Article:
We can’t have sustainability without social justice, and without a broad-based prosperity for America.

Yes, government assistance can help and is absolutely necessary and proper at the moment. But contrary to the welfare bum stereotype, Americans will never be content to survive like that. People want the dignity of a job, self reliance, and the prospect of upward mobility.

One of our biggest challenges in building a more sustainable world is to provide economic hope to people in bottom half of the income distribution. Yes, green jobs are important. Yes, attracting the college degreed is important and so are knowledge economy jobs. But we also need an equal or even greater focus on the much harder problem of how to provide a broad based economic success in a global age that promotes inequality, and a few big winners with many others either losers or left behind. People who are worried about whether they will have a home to live in don’t care if their current apartment is in a LEED certified building.

Beyond that, we need to make sure that environmental policies are positioned in ways that are truly designed and marketed as benefiting the conditions of the less fortunate. There’s too much emphasis on climate change in my view, which is frankly a white collar concern at present. I don’t hear nearly as much talk about lead paint in poor people’s homes or the contaminated soils in neighborhoods where too many disadvantaged people are forced to live. Light rail is almost exclusively sold as benefiting upscale concerns, so it is no surprise minority groups are often skeptical, such as the NAACP in Cincinnati and St. Paul. In people’s desires to have public transit in many cities transcend the stigma of being only for the poor, we turned the dial too far the other direction.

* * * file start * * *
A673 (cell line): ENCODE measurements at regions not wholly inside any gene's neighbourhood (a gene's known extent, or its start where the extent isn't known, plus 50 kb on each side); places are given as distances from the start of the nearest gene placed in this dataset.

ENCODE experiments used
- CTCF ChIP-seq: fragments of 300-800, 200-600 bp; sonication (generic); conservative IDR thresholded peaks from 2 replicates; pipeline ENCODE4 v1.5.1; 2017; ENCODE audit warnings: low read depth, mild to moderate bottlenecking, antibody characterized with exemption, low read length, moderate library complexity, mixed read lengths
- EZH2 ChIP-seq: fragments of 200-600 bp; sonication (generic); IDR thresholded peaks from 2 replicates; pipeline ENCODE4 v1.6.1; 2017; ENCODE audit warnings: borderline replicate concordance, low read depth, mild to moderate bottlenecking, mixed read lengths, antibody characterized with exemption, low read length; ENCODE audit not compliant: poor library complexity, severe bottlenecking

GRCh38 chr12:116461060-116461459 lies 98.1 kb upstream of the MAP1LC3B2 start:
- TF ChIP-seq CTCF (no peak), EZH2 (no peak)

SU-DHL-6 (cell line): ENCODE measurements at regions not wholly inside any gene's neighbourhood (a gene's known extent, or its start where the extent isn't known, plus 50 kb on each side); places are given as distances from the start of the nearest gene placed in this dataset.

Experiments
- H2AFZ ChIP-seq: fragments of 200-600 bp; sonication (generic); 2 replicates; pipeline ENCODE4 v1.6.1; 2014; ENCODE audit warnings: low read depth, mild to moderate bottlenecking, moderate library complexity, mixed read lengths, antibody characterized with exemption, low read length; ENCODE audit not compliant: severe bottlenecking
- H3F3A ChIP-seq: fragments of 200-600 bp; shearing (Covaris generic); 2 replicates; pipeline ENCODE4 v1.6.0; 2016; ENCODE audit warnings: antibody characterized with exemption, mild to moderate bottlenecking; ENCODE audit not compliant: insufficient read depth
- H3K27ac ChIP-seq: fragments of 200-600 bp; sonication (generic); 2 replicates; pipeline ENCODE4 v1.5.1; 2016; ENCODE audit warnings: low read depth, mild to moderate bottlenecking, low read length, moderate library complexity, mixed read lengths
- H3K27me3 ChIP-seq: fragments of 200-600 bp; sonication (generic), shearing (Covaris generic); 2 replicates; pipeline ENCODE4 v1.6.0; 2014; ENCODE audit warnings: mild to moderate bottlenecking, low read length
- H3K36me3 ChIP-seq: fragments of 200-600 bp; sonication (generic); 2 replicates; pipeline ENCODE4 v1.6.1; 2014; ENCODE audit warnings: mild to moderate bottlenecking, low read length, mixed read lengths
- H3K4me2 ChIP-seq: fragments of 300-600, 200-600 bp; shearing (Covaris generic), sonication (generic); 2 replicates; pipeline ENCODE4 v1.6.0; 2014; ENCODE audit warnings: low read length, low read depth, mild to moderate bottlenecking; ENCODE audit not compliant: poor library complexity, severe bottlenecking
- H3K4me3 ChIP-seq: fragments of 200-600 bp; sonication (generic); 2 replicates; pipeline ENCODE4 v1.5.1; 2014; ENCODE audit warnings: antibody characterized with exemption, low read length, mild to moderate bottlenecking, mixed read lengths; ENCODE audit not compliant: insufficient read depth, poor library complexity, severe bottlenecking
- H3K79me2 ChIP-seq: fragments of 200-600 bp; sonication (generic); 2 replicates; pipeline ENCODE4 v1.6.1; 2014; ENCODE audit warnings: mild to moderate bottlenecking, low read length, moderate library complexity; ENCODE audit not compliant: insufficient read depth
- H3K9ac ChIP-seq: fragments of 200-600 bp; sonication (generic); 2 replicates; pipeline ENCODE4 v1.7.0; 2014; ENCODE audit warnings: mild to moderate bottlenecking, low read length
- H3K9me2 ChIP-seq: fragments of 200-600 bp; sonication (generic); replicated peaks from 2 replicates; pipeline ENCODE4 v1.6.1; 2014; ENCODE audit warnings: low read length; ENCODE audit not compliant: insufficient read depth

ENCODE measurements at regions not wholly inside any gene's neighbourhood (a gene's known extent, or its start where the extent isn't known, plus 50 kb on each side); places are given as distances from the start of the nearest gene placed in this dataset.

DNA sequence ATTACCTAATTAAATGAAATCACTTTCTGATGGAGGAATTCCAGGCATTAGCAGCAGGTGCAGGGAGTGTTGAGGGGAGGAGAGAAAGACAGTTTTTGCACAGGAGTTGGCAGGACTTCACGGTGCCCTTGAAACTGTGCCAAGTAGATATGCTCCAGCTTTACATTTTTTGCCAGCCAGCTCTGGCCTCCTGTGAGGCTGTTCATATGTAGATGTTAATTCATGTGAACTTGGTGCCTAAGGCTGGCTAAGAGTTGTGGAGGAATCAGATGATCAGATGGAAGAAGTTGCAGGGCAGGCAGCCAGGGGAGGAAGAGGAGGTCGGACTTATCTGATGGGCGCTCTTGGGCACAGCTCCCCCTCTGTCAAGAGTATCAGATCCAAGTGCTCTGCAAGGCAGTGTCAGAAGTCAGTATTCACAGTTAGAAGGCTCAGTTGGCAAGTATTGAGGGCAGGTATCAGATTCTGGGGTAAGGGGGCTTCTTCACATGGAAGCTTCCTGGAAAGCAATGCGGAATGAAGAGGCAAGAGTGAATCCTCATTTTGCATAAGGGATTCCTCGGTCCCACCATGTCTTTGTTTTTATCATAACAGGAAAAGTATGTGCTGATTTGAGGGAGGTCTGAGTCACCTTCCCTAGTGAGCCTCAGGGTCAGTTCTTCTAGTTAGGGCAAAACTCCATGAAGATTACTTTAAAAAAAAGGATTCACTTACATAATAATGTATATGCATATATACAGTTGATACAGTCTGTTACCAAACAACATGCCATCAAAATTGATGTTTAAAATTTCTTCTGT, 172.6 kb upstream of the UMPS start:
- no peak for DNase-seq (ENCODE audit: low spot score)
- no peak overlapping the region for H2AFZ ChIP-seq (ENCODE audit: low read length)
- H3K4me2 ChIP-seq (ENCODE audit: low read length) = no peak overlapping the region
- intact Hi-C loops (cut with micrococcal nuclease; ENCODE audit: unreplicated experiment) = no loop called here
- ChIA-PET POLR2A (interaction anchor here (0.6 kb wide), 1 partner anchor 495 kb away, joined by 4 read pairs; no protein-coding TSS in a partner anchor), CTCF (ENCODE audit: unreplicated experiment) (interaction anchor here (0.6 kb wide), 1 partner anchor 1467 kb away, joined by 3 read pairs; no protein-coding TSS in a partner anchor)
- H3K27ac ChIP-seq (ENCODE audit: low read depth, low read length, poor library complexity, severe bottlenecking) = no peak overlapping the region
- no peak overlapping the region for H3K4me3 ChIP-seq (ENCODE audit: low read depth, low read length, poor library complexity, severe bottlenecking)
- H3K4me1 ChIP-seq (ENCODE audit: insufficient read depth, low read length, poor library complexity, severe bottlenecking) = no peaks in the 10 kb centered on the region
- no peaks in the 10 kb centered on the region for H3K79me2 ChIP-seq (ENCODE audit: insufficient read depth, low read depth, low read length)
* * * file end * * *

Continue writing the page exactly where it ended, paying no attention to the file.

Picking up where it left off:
We can have a cleaner and more sustainable world. To get there, make sure we care as much about economic sustainability for low income groups as we do about the environment, and make sure we design and sell sustainable policies in a fundamental and visceral way to benefit the full spectrum of our society.

22 Comments
Topics: Economic Development, Sustainability

22 Responses to “If You Want Sustainability, Provide Economic Security”